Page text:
Illinois is Economic Road-Kill

Sunday, November 6, AD 2011

This can be considered a companion piece to my worst governor post which may be read here.  The video above  consists of selections from a speech by author Joel Kotkin to the Illinois Policy Institute explaining some of the ways in which the powers that be in Illinois have made the state completely uncompetitive with other states in producing sustained private sector economic growth.  If I were starting out I would leave Illinois.  Nothing good is going to be happening in this state economically for a very long time.  The leadership of the state is completely blind to our problems and promote policies that drive businesses away and sink Illinois deeper in a fiscal morass.  Illinois’ woes are completely man-made, and Illinois, thanks to a majority of the Illinois voters, remains wedded to a model of high government expenditure, hostility to private enterprise and unending political corruption that makes effective reform for at least the next three years a pipe dream.

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23 Responses to Illinois is Economic Road-Kill

  • And to add insult to injury, you’re stuck with the Cubs, White Sox and Jay Cutler. My sympathies, Don. Up here in WI, at least we have the Pack and a contending Brewer team. Plus, Walker’s tough budget moves and restraints on public unions have worked. The budget is damn near balanced and companies are starting to take a hard look at WI for relocation/expansion, bypassing Illinois. If you can stand the harsh winters, come on up!

  • My mother-in-law lives up in Kenosha Joe and we visit her each year in August. If I didn’t have a fairly thriving practice after 26 years effort, I would have immigrated to the Land of Cheese this year!

  • Funny you should bring up this topic, Don, because of late I have begun to contemplate, for the first time in my life, whether it might not be wise for me and my family to move out of Illinois in the long term, say, after our daughter finishes high school (a huge move since neither of us has ever lived anywhere but in central or north-central Illinois and we have no friends or relatives living anywhere else).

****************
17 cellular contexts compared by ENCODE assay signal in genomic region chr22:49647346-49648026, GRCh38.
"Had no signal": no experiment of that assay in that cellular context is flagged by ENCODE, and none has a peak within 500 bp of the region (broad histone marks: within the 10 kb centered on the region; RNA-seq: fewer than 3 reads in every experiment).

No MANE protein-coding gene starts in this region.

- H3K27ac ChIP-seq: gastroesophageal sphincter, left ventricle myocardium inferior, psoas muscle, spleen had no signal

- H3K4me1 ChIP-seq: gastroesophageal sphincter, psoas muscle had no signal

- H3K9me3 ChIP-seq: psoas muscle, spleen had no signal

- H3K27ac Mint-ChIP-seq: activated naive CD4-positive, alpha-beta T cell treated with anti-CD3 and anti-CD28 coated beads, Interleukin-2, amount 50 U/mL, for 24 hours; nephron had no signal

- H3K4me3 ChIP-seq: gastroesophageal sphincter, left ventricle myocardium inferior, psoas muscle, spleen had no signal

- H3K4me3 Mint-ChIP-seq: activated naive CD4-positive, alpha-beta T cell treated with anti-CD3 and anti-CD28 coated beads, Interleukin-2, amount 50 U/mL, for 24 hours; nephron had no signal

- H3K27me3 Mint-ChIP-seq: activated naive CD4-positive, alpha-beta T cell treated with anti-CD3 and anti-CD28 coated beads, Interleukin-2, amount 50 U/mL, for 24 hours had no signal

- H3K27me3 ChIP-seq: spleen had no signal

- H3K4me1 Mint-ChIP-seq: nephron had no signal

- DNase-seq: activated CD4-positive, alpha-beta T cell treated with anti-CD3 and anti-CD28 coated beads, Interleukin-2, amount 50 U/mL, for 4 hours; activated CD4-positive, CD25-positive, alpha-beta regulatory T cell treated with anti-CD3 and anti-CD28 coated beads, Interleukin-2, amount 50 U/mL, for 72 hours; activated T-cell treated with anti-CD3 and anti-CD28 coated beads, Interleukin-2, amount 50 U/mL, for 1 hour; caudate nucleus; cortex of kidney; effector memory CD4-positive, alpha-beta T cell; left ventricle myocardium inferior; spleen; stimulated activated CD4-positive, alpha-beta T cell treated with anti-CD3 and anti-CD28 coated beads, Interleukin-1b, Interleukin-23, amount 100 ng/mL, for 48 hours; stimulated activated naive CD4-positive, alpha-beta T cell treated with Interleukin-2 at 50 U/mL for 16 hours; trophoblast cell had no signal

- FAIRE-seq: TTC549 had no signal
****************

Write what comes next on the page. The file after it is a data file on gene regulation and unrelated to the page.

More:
However, it’s not because of the tax increase, economic policy or even rampant government corruption (corruption may be less frequent elsewhere, but it does still happen). It’s because of the state’s apparent surrender to what Mark Shea calls the “gay brownshirts” and the abortion lobby. We’ve all heard about Catholic Charities being forced out of the adoption and foster care business, which is bad enough.

    A few days ago, on another blog (which I unfortunately can’t seem to find right now) I caught a post by someone IDing themselves as a licensed social worker in Illinois, saying they have heard rumors within their agency that the state will eventually require all social workers, as a condition of licensure, to agree that they will refer women for abortions if requested and that they will be willing to place children with gay couples.

    Now granted, this is just one anonymous blog post and it is just a rumor, so nothing may come of it. But I can’t help but wonder if there is a day coming when agreeing to endorse gay marriage and/or abortion will become a condition of state employment, or worse yet, of obtaining teacher certification, and if that happens, then we and all observant Catholic residents of Illinois are really screwed.